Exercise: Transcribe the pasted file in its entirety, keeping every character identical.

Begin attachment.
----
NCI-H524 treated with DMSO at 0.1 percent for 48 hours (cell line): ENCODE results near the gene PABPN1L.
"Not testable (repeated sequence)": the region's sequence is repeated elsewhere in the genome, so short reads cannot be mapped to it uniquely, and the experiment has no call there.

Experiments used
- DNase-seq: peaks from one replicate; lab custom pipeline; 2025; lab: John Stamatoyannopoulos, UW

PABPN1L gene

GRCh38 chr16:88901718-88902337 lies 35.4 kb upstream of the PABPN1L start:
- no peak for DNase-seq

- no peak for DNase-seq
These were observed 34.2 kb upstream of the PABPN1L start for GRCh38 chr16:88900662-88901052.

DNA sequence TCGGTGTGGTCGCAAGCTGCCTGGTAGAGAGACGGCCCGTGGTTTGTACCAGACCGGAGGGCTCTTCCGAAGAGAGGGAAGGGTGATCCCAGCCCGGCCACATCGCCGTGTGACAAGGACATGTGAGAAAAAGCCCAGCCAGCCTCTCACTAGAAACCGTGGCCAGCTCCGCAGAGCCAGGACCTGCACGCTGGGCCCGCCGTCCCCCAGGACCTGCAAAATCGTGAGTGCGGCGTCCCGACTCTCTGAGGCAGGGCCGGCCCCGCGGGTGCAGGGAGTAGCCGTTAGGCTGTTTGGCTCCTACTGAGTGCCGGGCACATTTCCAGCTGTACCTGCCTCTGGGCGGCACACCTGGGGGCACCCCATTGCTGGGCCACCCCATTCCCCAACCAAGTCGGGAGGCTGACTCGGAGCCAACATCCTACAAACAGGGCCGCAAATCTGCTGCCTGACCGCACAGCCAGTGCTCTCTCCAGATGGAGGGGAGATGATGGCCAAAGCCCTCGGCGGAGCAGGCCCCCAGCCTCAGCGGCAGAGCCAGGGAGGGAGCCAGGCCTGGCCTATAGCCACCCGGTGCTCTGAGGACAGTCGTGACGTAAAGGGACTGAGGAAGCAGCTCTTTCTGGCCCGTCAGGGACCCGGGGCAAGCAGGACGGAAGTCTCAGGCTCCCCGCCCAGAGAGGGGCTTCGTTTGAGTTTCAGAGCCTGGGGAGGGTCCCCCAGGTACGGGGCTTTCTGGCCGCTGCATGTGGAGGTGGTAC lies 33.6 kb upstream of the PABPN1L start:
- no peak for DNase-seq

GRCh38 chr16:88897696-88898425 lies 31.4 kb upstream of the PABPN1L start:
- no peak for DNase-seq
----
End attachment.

NCI-H524 treated with DMSO at 0.1 percent for 48 hours (cell line): ENCODE results near the gene PABPN1L.
"Not testable (repeated sequence)": the region's sequence is repeated elsewhere in the genome, so short reads cannot be mapped to it uniquely, and the experiment has no call there.

Experiments used
- DNase-seq: peaks from one replicate; lab custom pipeline; 2025; lab: John Stamatoyannopoulos, UW

PABPN1L gene

GRCh38 chr16:88901718-88902337 lies 35.4 kb upstream of the PABPN1L start:
- no peak for DNase-seq

- no peak for DNase-seq
These were observed 34.2 kb upstream of the PABPN1L start for GRCh38 chr16:88900662-88901052.

DNA sequence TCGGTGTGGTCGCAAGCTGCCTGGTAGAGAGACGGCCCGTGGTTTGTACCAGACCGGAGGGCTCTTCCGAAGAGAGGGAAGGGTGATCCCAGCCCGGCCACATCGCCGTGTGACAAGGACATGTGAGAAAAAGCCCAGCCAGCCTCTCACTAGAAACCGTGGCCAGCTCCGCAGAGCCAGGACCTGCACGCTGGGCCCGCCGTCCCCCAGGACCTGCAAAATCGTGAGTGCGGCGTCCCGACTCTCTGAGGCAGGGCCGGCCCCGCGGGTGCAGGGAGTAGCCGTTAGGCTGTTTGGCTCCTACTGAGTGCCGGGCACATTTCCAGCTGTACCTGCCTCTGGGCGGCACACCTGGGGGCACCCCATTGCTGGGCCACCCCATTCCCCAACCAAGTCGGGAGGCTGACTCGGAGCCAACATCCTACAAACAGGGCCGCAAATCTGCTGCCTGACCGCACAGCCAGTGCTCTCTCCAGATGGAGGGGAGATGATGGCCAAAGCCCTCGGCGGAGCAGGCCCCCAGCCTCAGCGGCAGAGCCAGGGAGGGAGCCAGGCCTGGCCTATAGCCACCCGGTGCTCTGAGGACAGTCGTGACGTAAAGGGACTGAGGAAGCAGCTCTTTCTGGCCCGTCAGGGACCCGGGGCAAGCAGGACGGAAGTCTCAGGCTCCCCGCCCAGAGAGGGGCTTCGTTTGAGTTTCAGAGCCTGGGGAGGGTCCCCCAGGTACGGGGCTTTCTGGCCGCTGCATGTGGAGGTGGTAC lies 33.6 kb upstream of the PABPN1L start:
- no peak for DNase-seq

GRCh38 chr16:88897696-88898425 lies 31.4 kb upstream of the PABPN1L start:
- no peak for DNase-seq